Study limitations

The main limitation of the presented study may be in a rather small size of the samples. However, the power calculated according to the allele frequency in the general population, the hypothetical frequency of CAD with the error level type I at 0.05 and the power of analysis at 80% showed the minimum sample size for Fok1 (rs2228570), BsmI (rs1544410), and Taq1 (rs731236) to be 144, 51 and 116 subjects, respectively. The observed differences in gender, AH and smoking may add bias to the results as well.


In brief, the results suggest that the T/T genotype of the BsmI (rs1544410) VDR polymorphism and the G/G genotype of the Taq1 (rs731236) VDR polymorphism figured more prominently among the myocardial infarction CAD patients. Nevertheless, a larger, well-designed prospective study involving different populations and disease stages might be considered to further determine the association of a specific VDR genotype with CAD, especially in view of the rather small sample size of the studied cohort. Even though the sample size of the cohort is based on a calculated sample power, a larger cohort might provide additional information about the studied VDR polymorphisms in a larger Croatian population cohort. Lastly, the observed differences in smoking and gender can also be additionally evaluated as potential confounding factors.

Availability of data and materials

The datasets generated and/or analyzed during the current study are available in the Figshare repository (link to the dataset:



Coronary artery diseases


Vitamin D receptor


Vitamin D binding protein


Vitamin D–responsive elements


Percutaneous coronary revascularization


Liquid chromatography, tandem mass spectrometry


ST elevation myocardial infarction


Non ST elevation myocardial infarction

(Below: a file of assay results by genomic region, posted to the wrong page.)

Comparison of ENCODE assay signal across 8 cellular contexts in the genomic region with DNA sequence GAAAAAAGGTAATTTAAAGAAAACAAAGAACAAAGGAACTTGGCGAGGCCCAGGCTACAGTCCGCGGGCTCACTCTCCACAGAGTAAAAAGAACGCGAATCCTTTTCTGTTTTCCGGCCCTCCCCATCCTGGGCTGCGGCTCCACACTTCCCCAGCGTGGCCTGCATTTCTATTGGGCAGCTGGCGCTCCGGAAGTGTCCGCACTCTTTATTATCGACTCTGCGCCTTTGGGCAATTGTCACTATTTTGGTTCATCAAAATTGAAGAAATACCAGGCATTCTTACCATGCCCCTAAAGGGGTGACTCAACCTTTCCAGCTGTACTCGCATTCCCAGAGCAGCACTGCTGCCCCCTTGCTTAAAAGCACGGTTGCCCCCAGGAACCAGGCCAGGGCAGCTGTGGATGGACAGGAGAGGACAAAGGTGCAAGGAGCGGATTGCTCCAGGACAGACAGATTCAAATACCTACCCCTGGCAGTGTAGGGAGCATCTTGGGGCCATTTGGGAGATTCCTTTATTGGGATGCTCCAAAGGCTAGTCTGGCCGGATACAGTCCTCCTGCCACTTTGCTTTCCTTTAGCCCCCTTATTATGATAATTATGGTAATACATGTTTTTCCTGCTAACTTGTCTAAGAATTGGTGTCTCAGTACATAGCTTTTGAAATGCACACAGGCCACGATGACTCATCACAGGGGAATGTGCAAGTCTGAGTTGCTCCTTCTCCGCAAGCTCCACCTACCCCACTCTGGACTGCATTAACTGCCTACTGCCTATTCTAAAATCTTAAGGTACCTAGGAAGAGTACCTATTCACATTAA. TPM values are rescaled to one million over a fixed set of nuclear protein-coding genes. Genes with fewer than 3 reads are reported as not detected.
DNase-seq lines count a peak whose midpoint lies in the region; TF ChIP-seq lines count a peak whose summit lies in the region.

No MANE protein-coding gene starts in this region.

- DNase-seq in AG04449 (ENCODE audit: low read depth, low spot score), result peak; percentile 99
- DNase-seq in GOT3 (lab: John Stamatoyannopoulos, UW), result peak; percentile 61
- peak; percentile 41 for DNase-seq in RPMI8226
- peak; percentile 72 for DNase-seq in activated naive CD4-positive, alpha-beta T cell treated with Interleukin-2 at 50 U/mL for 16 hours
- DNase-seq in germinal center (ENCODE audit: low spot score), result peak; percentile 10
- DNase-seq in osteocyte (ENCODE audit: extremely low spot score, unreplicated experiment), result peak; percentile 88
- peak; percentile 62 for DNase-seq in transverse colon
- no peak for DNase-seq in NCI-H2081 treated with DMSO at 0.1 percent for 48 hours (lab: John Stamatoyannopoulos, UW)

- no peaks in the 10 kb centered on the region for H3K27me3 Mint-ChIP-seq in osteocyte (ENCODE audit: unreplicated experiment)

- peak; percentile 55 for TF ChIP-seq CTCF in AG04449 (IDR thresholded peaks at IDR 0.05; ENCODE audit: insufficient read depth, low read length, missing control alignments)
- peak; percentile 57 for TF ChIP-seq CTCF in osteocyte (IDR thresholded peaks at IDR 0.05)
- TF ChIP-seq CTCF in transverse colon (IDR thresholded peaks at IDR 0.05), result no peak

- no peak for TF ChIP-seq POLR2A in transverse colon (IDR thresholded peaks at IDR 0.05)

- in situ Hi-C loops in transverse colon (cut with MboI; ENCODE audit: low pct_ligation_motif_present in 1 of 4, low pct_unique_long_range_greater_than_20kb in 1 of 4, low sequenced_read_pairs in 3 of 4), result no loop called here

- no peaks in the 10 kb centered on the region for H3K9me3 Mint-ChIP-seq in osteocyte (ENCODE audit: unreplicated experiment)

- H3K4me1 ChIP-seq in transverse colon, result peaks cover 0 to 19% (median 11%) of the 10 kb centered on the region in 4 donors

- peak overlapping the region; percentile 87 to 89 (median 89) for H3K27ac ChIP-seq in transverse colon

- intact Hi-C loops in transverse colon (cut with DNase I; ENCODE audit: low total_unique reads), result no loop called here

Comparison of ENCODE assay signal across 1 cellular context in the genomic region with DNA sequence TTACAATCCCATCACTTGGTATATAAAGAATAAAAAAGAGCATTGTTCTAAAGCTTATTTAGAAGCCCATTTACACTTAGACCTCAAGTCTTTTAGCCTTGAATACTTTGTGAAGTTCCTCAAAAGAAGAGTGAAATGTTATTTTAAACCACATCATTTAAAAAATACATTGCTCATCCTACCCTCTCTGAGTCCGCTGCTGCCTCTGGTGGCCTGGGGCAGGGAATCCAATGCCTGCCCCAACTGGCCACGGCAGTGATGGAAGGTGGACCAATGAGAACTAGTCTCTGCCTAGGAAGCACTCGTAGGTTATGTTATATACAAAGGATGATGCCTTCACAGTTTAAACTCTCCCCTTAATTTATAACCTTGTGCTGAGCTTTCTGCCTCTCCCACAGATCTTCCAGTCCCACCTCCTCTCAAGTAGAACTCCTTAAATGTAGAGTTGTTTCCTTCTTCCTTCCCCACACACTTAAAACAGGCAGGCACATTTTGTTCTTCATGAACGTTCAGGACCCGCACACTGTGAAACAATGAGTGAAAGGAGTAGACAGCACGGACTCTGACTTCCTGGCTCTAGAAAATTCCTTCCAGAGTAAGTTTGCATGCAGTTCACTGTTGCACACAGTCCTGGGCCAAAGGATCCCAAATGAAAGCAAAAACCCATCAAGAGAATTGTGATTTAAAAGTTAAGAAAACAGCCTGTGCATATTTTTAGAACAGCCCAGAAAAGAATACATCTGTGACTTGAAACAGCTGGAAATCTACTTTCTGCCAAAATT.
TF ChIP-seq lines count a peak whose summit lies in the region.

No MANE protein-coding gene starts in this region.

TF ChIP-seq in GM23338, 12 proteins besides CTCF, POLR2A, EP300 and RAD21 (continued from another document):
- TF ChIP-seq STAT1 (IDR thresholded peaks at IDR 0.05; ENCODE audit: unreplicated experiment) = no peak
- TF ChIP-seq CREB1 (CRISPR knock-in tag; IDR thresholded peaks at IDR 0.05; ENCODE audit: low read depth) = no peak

Arterial hypertension


Intravascular ultrasound


Instant wave-free ratio


Fractional flow reserve


Optical coherence tomography


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The study was funded by the University of Rijeka research grants uniri-biomed-18–133 given to S.K.P. and uniri-biomed-18–257 given to E.M.C. and by “Thalassotherapia Opatija”. The funding bodies played no role in the design of the study and collection, analysis, and interpretation of data and in writing the manuscript. The study was done through access to the equipment purchased within the project “Research Infrastructure for Campus-based Laboratories at the University of Rijeka”, co-financed by the European Regional Development Fund (ERDF).

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Authors and Affiliations



Conceptualization S.K.P. and V.P.; Sample preparation and polymorphism analysis E.M.C., D.R. and L.C.; Sample collection and clinical data documentation R.M. and D.R.; statistics M.Ž.; Clinical data analysis R.M. and D.R.; Clinical supervision V.P.; Data interpretation S.K.P and E.M.C.; Writing—Original Draft Preparation S.K.P.; Writing—Review & Editing E.M.C., D.R., V.P. and S.K.P.; Funding Acquisition S.K.P. and V.P.; Supervision S.K.P. and V.P. All authors discussed the manuscript together, performed literature review and agreed on the final manuscript version. All authors read and approved the final manuscript.

Corresponding authors

Correspondence to Viktor Peršić or Sandra Kraljević Pavelić.

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The authors are accountable for all aspects of the work in ensuring that questions related to the accuracy or integrity of any part of the work are appropriately investigated and resolved. The research was approved by the Ethics Committee of “Thalassotherapia Opatija” (No. 01–438/2014) and the Ethics Committee of the Medical School of Rijeka University, Croatia (Code: 643–03/18–01/38, Re. no.: 2170–15- 18–1). All subjects signed an informed consent form pursuant to the Helsinki Declaration.

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Additional file 1.

Additional data for the paper: Observational study of vitamin D receptor gene polymorphisms in a cohort of myocardial infarction patients with coronary artery disease.

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Raljević, D., Peršić, V., Markova-Car, E. et al. Study of vitamin D receptor gene polymorphisms in a cohort of myocardial infarction patients with coronary artery disease. BMC Cardiovasc Disord 21, 188 (2021).